Analysis: Continuity or change?

The new First Minister is trying to strike a delicate balance. On one hand, with minimal changes in personnel, John Swinney is signalling a commitment to continuity and unity in the leadership of the SNP and Scottish Government. On the other, the appointment of Kate Forbes in the economy brief is particularly noteworthy, suggesting that while most faces remain familiar there could be subtle shifts in policy and priorities.

This ministerial composition reflects a strategy to maintain a steady course and govern from the centre ground in response to recent electoral challenges from Labour, as the SNP looks to consolidate its position ahead of the General Election and 2026 Holyrood election.

The choice to bring back Forbes, and a key ally Ivan McKee—figures known for their economic acumen and who are popular within the business community—highlights a focus on stability and economic growth, which Swinney evidently hopes will resonate with voters and business leaders alike.

By opting for a “continuity cabinet,” Swinney appears to be striving for this delicate balance: aiming to sustain party unity and voter support while gently steering the government towards policies that mitigate losses and lay a robust groundwork for future electoral success.

The effectiveness of this strategy will hinge on the ability of these familiar leaders, under their new directives, to rejuvenate the government’s agenda and adapt effectively to the changing political and economic circumstances in Scotland.

Headline moves

  • Kate Forbes has returned to government as Deputy First Minister and Cabinet Secretary for Economy and Gaelic. There were no departures from the cabinet.
  • Màiri McAllan is now Cabinet Secretary for Energy and Net Zero, with the economy part of her brief going to Kate Forbes.
  • Ivan McKee also returns to government as Minister for Public Finance.
  • Ministerial roles for Independence and for Culture, Europe and International Development have been scrapped.
  • Minister for Parliamentary Business George Adam, Minister for Equalities, Migration and Refugees Emma Roddick, and Minister for Local Government Empowerment and Planning Joe Fitzpatrick have resigned from their previous roles and left government.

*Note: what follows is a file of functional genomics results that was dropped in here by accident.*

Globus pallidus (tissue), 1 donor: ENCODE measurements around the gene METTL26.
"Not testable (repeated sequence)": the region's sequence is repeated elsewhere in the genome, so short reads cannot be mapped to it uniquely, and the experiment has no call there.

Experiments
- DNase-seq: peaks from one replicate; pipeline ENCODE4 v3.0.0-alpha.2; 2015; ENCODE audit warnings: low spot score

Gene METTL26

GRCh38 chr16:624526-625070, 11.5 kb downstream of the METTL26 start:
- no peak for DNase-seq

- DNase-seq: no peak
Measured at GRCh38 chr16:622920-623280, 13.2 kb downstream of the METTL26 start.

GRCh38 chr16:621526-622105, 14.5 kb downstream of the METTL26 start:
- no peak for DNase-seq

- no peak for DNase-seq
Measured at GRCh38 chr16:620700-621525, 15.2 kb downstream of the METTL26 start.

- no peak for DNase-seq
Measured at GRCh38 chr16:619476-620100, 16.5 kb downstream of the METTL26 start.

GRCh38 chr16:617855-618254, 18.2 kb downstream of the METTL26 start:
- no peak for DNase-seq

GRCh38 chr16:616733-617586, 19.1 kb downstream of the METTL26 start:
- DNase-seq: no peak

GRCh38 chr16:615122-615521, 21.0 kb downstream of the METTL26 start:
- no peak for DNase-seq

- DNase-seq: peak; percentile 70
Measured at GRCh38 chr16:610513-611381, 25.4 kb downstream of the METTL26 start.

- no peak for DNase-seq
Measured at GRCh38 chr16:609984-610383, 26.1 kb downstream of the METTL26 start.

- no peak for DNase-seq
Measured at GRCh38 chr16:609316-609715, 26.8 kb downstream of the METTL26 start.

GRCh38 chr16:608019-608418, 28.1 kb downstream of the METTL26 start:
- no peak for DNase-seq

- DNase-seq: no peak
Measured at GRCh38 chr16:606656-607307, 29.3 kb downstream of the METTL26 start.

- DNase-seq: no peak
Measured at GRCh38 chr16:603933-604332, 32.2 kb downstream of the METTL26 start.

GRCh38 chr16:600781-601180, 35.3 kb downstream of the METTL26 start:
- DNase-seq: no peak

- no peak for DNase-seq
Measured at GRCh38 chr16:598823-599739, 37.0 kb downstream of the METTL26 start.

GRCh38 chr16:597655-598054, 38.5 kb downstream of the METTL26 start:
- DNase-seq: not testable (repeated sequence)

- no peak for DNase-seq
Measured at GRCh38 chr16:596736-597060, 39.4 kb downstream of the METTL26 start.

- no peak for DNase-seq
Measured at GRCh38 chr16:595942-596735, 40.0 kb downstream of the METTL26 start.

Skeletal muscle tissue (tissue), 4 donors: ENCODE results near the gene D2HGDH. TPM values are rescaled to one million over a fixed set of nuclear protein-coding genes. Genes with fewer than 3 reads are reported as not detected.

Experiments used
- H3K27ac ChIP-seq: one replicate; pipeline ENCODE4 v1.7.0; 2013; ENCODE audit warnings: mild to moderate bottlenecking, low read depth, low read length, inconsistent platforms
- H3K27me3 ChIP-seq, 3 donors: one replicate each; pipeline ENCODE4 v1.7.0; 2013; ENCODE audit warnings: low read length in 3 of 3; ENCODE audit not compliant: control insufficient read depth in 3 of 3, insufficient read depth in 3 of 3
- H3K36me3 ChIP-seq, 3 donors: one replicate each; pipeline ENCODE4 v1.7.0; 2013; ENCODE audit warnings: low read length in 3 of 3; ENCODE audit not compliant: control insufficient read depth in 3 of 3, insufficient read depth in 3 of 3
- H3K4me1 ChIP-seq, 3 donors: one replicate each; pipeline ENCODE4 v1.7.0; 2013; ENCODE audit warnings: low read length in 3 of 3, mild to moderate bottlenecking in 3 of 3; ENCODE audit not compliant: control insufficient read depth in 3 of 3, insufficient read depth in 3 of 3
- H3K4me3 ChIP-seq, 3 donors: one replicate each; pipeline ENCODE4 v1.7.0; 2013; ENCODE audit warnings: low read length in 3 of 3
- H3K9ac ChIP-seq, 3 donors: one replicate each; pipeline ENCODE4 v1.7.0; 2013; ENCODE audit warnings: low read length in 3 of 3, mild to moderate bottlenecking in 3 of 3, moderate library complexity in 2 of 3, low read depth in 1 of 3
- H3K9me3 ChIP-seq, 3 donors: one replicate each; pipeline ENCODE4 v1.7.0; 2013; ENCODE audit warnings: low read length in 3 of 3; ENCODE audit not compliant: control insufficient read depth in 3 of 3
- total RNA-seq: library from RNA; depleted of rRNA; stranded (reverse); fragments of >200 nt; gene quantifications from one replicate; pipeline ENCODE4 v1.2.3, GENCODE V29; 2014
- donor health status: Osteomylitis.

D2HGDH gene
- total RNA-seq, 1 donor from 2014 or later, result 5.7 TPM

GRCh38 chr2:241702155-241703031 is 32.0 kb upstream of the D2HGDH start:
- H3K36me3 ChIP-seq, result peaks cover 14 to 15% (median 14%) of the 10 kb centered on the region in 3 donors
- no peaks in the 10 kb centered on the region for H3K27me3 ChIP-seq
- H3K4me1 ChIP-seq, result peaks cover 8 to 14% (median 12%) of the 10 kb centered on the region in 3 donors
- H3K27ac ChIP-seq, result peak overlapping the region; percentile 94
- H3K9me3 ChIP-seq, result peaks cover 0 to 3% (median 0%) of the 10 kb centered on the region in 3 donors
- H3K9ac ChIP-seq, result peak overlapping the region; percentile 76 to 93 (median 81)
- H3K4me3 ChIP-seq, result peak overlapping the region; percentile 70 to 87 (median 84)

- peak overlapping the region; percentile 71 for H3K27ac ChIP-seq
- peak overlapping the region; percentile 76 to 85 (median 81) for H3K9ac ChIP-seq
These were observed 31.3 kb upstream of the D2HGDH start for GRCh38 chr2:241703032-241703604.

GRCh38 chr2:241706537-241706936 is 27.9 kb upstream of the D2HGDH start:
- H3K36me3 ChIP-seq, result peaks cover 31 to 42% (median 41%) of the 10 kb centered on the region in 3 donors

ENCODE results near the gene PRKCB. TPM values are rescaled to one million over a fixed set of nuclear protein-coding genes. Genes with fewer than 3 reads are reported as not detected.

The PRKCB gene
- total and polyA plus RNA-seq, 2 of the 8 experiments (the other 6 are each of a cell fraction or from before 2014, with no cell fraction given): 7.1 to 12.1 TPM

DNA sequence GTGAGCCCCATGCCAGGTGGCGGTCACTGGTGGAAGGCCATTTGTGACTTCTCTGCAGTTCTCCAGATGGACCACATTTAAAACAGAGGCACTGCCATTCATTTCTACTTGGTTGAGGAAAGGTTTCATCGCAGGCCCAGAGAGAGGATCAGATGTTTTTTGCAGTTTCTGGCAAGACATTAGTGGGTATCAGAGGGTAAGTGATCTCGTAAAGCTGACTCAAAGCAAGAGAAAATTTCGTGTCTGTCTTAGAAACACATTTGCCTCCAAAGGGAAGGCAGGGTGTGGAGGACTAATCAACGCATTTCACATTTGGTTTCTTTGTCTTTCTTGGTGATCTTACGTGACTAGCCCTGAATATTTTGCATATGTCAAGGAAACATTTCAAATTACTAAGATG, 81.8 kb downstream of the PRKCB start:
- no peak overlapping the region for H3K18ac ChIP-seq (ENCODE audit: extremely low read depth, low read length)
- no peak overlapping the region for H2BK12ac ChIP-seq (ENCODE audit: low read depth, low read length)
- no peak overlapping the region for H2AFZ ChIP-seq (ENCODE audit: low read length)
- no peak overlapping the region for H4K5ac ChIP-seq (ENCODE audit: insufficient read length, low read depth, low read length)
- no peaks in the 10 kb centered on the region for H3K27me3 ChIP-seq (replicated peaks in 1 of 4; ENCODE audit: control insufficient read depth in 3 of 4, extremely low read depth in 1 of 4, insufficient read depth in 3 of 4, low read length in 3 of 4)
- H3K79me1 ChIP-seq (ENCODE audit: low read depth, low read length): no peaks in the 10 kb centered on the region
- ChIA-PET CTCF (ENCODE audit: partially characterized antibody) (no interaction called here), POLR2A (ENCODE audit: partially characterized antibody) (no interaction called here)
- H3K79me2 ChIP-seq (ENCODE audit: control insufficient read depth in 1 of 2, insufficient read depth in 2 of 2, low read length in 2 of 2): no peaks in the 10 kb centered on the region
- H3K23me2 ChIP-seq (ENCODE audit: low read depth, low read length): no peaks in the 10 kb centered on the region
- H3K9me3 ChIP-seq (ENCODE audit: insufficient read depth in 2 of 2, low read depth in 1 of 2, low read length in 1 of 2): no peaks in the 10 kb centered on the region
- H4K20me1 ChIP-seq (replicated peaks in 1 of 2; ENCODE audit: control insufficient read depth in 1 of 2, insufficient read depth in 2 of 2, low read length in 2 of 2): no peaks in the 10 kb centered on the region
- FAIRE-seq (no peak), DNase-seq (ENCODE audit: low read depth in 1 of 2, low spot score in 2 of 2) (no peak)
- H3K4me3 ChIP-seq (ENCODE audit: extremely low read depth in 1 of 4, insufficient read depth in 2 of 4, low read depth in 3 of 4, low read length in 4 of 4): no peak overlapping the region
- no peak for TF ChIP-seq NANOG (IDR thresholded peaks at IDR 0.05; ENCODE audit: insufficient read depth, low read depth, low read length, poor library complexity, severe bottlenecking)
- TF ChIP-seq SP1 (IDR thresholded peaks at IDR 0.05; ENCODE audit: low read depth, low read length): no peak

In full: New Scottish Government Cabinet & Ministers

Please find the full list of the new Cabinet, and Ministers below. This list is organised by Cabinet Secretary, and the Ministers who report to them. In total, there are 11 Cabinet Secretaries, supported by 14 Ministers.

  • John Swinney – First Minister
    • Jamie Hepburn – Minister for Parliamentary Business
  • Kate Forbes – Deputy First Minister and Cabinet Secretary for Economy and Gaelic
    • Richard Lochhead – Minister for Business
    • Tom Arthur – Minister for Employment and Investment
  • Shona Robison – Cabinet Secretary for Finance and Local Government
    • Ivan McKee – Minister for Public Finance
  • Màiri McAllan – Cabinet Secretary for Net Zero and Energy
    • Gillian Martin – Minister for Climate Action
  • Fiona Hyslop – Cabinet Secretary for Transport
    • Jim Fairlie – Minister for Agriculture and Connectivity (reporting jointly to the Cabinet Secretary for Rural Affairs, Land Reform and Islands)
  • Neil Gray – Cabinet Secretary for Health and Social Care
    • Jenni Minto – Minister for Public Health and Women’s Health
    • Maree Todd – Minister for Social Care, Mental Wellbeing and Sport
    • Christina McKelvie – Minister for Drugs and Alcohol Policy
  • Shirley-Anne Somerville – Cabinet Secretary for Social Justice
    • Kaukab Stewart – Minister for Equalities
    • Paul McLennan – Minister for Housing
  • Mairi Gougeon – Cabinet Secretary for Rural Affairs, Land Reform and Islands
    • Jim Fairlie – Minister for Agriculture and Connectivity (reporting jointly to the Cabinet Secretary for Transport)
  • Jenny Gilruth – Cabinet Secretary for Education and Skills
    • Natalie Don – Minister for Children, Young People and The Promise
    • Graeme Dey – Minister for Higher and Further Education; and Minister for Veterans
  • Angela Constance – Cabinet Secretary for Justice and Home Affairs
    • Siobhian Brown – Minister for Victims and Community Safety
  • Angus Robertson – Cabinet Secretary for Constitution, External Affairs and Culture

Kate Forbes, Deputy First Minister and Cabinet Secretary for Economy and Gaelic

Constituency / Ministerial record:

  • MSP for Skye, Lochaber and Badenoch (2016 – present)